How You Can Prepare for a New Boss
I was working in my office recently when I heard the familiar voice of my current boss, who I knew was leaving within days. I went outside my office to say hello to him since I had not seen him in a while. COVID-19 limits the number of people that can work in an office at one time. In my office, we have people working at home and in the office. To my surprise, I met my new boss. We both had masks on, so it was interesting to speak in muffled tones.
I have learned to read eyes and facial expressions. The conversation was brief, but I so appreciated my current boss providing some background to the new boss about me. I have worked for many bosses over the years. You know what you are thinking when you meet the new boss. You wonder what he or she is thinking about you.
An article by Monster.com points out that getting a new boss can present new challenges and opportunities for your career. You need to learn your boss’ expectations and communication style. Take the lead and seek a meeting with him or her when the new boss arrives. Getting a new boss is a time to start fresh. It is a brand-new opportunity at rebranding yourself.
If you can obtain a meeting with your new supervisor, have questions prepared. Make sure the questions are practical in nature. Understand that over time, changes will take place in the workplace. With knowledge of the needs and expectations of your boss, you will be better prepared for what lies ahead.
Lifehacker indicates that your relationship with your boss is a two-way street. You should make the first move with your new boss, so you can find out early how things will occur going forward. You are going to have to accept that change will be part of your new life. There will be growing pains and stress. Do not let yourself be caught off guard.
Schedule an informal meeting over lunch or coffee just to get to know each other. If you can take notes, put everything in writing, so there is no confusion. The goal is to be on the same page, not score points. If you want to keep your job, you will need to learn to adapt. Remember that you have a new boss, but they have a new job to master. Work with them to establish priorities.
- Have a meeting with them just to talk.
- Set expectations and clarify what your new boss wants from you and how you go about delivering it.
- Schedule a follow-up meeting to see how things are going.
- Observe the boss’ working habits and blend in.
- Ask questions to see what the boss prefers.
- Lend a hand and help the supervisor adjust to the new workplace.
- Be willing to change for the success of the relationship.
A Muse article on getting a new boss emphasizes that now is the time to take advantage of the opportunity of change. Put your best foot forward, but avoid taking it too far. Pitch fresh ideas to solve old problems. Offer to help by sharing institutional ideas. Be flexible and adaptable to what is coming and be a professional.
A Harvard Business School article on how to succeed with your new boss points out that your relationship with your new boss will be built over time through a series of conversations. Define your goals by clarifying mutual expectations early, securing commitments for the resources you need, aim for early wins in areas important to the boss and aim for good marks from those whose opinions your boss respects. You need to determine how you will work with your boss over time.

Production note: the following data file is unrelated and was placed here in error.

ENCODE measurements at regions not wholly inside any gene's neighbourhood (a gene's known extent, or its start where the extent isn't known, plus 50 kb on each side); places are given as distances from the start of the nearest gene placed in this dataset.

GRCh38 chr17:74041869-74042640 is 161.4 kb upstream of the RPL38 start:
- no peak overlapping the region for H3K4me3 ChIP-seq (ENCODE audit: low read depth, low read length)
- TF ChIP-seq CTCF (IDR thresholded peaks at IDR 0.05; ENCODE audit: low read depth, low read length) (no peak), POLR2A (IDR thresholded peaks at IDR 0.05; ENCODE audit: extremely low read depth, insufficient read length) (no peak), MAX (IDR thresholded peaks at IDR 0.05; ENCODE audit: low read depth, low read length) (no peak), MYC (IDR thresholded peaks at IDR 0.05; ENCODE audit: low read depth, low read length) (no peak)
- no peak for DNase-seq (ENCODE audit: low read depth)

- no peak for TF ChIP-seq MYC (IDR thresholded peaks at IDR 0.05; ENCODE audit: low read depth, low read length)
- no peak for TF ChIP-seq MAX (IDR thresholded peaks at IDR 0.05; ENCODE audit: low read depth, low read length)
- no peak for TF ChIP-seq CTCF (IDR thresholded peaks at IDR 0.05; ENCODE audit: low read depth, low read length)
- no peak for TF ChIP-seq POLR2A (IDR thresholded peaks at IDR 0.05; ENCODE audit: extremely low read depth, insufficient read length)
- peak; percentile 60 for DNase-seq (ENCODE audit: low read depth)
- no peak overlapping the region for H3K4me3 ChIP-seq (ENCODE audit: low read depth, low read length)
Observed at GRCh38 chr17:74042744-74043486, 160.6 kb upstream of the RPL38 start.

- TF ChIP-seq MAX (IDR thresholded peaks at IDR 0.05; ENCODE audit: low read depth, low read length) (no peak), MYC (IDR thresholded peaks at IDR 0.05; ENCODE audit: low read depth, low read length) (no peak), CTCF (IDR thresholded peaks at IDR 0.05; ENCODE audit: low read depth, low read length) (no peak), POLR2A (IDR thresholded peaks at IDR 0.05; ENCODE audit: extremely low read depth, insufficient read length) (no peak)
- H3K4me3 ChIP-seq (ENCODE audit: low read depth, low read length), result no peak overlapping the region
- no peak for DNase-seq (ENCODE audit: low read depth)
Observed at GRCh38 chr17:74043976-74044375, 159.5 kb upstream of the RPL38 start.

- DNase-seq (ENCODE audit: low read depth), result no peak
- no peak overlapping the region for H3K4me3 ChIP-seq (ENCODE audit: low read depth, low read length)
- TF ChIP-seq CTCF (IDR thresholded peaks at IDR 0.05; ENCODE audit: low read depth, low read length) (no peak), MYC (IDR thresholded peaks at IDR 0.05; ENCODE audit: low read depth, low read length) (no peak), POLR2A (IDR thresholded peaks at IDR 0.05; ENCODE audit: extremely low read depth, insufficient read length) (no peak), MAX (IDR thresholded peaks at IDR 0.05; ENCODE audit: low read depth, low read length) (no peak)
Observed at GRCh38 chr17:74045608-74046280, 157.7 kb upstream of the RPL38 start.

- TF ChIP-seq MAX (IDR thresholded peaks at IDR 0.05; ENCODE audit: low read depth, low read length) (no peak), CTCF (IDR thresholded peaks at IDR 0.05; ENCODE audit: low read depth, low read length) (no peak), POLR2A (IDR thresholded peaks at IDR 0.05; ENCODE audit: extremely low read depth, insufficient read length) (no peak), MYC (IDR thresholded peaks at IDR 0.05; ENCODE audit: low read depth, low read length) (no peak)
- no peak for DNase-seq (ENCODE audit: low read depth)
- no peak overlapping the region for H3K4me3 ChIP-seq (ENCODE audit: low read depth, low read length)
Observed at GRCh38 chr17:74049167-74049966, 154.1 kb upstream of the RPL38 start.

In practice, these conversations are interwoven and take place over time.
How to prepare for a new boss? There is a great deal to think about in your new situation. My suggestion is to be proactive and not reactive. Be professional and consistent. Do your job to the best of your ability and achieve results. Represent the organization well and maintain your reputation. Work to build a long-term successful relationship with your boss. Do a private and personal SWOT (Strengths, Weaknesses, Opportunity, Threats) analysis on your boss. Have empathy for a boss learning curve for the organization. Understand that building a new relationship with your boss will take time. Seek to be one step ahead of your supervisor, and anticipate what they will request of you. Take the extra time to research and prepare. You will be glad you did!
Duke has extensive experience as a nonprofit practitioner, author, lecturer and consultant. He has been a contributing author to NonProfit PRO for the last 11 years. He has been a long-standing member of the Association of Fundraising Professionals where he was previously named the AFP Indiana Chapter Fundraising Executive of the Year and has held the CFRE designation for many years.
He received his doctorate degree from West Virginia University with an emphasis in education administration, master's degree from Marshall University with an emphasis in public administration and a bachelor's degree from West Virginia University with an emphasis in marketing/management. He has also completed post graduate work at the University of Louisville.
He is currently executive director of development for The Salvation Army Indiana Division in Indianapolis, Indiana. Contact Duke at email@example.com or 317-224-1029.